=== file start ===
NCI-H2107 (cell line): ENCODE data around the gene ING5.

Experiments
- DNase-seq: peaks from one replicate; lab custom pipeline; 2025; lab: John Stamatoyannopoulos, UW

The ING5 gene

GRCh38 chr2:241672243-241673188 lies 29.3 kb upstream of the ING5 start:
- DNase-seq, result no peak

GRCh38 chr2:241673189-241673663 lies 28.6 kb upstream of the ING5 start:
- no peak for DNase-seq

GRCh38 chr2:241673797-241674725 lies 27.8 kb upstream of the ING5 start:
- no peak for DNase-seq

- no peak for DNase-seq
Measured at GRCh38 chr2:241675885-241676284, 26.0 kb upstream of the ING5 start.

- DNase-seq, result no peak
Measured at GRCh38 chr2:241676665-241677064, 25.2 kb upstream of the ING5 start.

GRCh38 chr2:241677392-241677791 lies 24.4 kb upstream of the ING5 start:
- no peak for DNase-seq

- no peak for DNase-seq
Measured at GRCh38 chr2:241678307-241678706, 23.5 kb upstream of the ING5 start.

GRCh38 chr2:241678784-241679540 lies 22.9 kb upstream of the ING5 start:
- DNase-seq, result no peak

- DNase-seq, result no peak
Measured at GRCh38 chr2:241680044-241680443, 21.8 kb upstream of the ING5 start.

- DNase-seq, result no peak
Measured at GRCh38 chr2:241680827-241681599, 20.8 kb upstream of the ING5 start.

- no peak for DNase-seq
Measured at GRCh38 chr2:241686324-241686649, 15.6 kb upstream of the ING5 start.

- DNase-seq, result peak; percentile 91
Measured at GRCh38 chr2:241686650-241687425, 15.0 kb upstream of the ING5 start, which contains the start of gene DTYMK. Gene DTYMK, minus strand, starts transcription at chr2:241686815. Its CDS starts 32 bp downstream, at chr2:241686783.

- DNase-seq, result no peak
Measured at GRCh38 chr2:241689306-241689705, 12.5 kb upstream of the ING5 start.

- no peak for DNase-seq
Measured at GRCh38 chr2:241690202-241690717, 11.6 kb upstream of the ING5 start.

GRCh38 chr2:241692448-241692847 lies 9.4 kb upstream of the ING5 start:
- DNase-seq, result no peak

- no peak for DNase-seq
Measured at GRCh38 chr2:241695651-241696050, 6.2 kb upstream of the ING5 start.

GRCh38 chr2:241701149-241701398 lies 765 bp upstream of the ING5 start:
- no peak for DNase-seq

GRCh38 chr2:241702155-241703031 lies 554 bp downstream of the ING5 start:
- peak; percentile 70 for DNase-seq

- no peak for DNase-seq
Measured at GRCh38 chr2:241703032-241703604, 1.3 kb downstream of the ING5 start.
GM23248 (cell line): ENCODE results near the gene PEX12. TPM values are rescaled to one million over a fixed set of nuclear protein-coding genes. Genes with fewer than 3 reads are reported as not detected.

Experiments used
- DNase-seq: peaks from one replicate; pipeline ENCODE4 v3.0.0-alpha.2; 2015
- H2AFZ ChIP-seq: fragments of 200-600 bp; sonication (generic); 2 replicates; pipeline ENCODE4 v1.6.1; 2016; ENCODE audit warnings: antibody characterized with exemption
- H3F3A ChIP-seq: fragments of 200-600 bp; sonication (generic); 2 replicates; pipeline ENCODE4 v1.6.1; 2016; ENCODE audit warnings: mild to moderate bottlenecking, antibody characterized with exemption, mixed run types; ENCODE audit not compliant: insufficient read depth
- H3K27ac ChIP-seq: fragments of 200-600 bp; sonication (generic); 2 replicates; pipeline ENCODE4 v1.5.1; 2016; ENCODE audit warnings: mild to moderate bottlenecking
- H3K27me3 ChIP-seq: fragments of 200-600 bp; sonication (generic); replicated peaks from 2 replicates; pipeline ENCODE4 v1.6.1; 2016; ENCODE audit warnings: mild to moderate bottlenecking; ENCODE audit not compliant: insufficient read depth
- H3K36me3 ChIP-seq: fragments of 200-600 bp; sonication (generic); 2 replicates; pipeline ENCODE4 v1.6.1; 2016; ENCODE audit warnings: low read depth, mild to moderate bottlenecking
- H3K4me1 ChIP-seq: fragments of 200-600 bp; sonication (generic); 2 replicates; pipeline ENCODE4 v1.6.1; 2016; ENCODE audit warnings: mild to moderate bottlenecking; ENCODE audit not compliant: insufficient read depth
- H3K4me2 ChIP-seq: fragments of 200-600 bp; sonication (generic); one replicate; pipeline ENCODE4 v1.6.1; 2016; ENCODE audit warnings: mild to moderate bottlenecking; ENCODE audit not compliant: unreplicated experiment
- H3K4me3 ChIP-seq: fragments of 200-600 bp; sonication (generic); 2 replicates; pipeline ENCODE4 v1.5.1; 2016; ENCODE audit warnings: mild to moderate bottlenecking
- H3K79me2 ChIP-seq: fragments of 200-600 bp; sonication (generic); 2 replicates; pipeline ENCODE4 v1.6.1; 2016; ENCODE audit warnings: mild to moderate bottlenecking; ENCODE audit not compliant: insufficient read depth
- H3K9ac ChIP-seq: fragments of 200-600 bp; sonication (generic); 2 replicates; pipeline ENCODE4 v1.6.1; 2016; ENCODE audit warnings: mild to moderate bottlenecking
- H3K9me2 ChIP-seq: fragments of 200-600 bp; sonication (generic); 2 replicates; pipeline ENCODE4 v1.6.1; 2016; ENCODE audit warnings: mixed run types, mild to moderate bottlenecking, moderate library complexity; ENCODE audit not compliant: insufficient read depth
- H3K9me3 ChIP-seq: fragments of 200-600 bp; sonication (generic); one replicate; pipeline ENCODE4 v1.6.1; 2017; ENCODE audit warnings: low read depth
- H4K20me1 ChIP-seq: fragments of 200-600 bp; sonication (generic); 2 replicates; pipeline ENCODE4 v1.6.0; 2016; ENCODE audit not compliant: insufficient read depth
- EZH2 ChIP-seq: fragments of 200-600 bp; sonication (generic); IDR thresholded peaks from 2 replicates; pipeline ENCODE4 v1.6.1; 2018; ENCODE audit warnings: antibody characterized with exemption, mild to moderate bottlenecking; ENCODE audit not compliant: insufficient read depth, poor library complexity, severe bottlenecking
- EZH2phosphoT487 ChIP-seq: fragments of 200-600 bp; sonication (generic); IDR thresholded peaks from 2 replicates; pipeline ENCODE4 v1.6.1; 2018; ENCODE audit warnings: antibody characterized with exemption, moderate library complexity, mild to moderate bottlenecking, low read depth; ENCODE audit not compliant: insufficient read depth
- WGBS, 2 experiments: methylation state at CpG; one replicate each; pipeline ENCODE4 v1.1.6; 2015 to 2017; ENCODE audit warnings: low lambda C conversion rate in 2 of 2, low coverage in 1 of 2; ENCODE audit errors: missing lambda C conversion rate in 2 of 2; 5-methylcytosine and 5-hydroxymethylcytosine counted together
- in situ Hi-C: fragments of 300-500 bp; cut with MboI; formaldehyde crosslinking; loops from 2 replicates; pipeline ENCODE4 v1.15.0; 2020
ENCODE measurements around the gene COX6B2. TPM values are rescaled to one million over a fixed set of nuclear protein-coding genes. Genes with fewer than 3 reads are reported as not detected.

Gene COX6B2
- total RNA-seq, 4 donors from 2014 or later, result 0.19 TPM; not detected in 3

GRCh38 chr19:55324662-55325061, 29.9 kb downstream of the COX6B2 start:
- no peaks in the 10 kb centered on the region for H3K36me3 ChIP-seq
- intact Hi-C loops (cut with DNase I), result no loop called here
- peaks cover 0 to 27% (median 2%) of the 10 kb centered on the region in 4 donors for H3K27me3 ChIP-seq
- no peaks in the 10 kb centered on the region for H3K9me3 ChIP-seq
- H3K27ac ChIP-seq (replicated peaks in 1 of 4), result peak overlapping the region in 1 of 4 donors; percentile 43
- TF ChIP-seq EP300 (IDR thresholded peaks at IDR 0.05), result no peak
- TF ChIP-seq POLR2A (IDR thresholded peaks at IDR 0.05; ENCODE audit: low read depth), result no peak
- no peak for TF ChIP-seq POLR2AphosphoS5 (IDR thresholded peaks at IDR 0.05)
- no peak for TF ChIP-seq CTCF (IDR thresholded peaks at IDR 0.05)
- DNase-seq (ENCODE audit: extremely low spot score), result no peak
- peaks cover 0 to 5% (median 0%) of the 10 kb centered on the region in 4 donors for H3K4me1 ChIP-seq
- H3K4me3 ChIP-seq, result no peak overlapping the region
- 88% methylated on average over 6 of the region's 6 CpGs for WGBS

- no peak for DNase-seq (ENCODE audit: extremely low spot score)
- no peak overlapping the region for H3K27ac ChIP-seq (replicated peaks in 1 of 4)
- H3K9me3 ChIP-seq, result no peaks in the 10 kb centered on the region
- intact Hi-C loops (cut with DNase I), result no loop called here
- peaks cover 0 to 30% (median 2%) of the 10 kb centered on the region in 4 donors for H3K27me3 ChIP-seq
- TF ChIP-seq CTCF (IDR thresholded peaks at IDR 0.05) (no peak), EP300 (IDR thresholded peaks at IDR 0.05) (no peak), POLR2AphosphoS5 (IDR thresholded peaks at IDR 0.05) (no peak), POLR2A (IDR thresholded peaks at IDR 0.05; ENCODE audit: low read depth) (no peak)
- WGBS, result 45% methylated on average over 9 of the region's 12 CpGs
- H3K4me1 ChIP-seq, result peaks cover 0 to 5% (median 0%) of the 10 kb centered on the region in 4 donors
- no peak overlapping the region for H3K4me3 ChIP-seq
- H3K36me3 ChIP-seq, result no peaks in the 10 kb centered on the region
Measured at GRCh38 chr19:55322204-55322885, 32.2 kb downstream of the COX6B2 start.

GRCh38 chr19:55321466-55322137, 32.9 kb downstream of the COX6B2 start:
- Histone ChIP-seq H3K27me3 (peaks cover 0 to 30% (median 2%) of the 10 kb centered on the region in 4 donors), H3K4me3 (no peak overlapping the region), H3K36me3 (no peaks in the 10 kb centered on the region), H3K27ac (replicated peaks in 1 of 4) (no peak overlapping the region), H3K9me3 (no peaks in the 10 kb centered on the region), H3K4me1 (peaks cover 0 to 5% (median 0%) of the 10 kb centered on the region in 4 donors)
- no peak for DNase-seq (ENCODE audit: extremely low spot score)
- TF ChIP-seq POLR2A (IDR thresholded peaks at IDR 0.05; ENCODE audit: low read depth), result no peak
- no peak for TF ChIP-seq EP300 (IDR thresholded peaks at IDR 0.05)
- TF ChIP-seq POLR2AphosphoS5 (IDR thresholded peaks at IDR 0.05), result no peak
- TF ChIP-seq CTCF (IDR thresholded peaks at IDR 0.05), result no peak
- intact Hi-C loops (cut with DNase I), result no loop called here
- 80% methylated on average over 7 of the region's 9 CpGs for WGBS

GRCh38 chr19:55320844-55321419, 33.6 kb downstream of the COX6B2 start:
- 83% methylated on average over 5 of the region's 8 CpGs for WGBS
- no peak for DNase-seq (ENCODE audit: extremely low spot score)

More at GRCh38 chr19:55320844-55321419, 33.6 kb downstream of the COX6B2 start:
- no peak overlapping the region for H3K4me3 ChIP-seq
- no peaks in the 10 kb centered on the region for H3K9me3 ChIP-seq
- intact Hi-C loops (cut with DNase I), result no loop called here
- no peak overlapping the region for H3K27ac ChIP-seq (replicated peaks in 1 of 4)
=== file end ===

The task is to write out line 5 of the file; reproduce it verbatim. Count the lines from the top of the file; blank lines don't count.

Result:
GRCh38 chr2:241672243-241673188 lies 29.3 kb upstream of the ING5 start: